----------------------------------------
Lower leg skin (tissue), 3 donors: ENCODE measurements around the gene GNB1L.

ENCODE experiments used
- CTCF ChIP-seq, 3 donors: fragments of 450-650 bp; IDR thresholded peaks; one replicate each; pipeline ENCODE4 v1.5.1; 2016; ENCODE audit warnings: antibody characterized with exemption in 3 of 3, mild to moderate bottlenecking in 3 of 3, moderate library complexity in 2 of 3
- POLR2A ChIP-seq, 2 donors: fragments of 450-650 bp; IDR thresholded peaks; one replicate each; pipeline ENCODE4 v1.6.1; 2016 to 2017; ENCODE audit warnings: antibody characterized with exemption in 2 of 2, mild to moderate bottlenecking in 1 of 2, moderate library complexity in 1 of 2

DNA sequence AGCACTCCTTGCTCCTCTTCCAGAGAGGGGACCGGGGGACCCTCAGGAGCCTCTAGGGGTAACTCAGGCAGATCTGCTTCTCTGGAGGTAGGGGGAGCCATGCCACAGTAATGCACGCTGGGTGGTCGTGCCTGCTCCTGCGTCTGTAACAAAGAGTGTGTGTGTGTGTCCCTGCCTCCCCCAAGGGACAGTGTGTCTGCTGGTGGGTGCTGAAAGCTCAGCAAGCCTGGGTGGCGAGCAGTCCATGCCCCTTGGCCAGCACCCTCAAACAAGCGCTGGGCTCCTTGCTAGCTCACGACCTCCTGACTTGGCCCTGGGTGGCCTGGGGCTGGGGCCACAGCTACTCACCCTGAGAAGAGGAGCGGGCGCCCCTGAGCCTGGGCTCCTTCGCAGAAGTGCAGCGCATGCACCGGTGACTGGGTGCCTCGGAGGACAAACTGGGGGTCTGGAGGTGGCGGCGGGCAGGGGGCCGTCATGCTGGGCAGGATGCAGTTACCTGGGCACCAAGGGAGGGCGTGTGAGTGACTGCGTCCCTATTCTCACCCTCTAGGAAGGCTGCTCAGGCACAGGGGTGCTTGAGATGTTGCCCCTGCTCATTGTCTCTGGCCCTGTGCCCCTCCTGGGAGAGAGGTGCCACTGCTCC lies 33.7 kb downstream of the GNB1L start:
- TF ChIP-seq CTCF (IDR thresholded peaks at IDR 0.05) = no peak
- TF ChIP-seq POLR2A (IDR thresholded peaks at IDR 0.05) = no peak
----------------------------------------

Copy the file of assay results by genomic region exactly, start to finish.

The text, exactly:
Lower leg skin (tissue), 3 donors: ENCODE measurements around the gene GNB1L.

ENCODE experiments used
- CTCF ChIP-seq, 3 donors: fragments of 450-650 bp; IDR thresholded peaks; one replicate each; pipeline ENCODE4 v1.5.1; 2016; ENCODE audit warnings: antibody characterized with exemption in 3 of 3, mild to moderate bottlenecking in 3 of 3, moderate library complexity in 2 of 3
- POLR2A ChIP-seq, 2 donors: fragments of 450-650 bp; IDR thresholded peaks; one replicate each; pipeline ENCODE4 v1.6.1; 2016 to 2017; ENCODE audit warnings: antibody characterized with exemption in 2 of 2, mild to moderate bottlenecking in 1 of 2, moderate library complexity in 1 of 2

DNA sequence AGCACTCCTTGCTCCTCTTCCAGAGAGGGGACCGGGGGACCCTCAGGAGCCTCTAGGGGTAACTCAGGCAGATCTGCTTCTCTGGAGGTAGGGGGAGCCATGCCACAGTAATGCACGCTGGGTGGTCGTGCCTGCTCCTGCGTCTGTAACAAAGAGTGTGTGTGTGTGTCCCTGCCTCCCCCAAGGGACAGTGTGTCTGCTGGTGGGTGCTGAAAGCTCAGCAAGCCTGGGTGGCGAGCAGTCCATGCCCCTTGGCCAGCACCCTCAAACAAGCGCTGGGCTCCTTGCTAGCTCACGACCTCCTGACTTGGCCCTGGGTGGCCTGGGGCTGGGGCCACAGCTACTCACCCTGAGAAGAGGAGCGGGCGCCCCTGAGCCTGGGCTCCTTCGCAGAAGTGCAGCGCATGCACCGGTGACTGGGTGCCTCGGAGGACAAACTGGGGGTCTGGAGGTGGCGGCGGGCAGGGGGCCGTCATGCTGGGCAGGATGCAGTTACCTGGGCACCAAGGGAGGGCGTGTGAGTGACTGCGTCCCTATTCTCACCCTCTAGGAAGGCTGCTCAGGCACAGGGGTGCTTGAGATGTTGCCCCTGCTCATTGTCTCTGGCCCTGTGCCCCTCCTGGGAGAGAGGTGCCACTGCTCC lies 33.7 kb downstream of the GNB1L start:
- TF ChIP-seq CTCF (IDR thresholded peaks at IDR 0.05) = no peak
- TF ChIP-seq POLR2A (IDR thresholded peaks at IDR 0.05) = no peak